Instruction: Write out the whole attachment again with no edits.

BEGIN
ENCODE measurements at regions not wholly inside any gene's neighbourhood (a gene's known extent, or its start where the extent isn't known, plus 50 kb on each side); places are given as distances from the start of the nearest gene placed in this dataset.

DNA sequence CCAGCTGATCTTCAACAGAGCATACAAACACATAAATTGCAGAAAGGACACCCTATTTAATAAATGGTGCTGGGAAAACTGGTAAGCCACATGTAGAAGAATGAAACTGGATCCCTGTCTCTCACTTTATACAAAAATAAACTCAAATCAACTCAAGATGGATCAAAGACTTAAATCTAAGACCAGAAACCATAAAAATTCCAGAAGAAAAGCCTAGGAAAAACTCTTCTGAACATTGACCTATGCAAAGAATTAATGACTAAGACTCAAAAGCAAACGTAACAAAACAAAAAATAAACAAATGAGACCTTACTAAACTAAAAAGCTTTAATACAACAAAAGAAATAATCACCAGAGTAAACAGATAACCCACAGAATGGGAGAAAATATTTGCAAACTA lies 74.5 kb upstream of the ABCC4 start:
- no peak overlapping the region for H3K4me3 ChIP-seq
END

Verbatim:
ENCODE measurements at regions not wholly inside any gene's neighbourhood (a gene's known extent, or its start where the extent isn't known, plus 50 kb on each side); places are given as distances from the start of the nearest gene placed in this dataset.

DNA sequence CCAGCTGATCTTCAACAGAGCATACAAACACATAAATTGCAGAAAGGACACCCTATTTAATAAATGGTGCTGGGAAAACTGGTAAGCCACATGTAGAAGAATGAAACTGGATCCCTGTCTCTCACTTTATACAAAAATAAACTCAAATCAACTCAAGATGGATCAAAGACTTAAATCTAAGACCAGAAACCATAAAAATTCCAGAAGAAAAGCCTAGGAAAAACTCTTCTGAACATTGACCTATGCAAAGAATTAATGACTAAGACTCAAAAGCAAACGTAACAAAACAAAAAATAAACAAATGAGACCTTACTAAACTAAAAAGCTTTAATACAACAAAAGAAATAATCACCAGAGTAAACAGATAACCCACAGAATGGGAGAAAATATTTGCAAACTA lies 74.5 kb upstream of the ABCC4 start:
- no peak overlapping the region for H3K4me3 ChIP-seq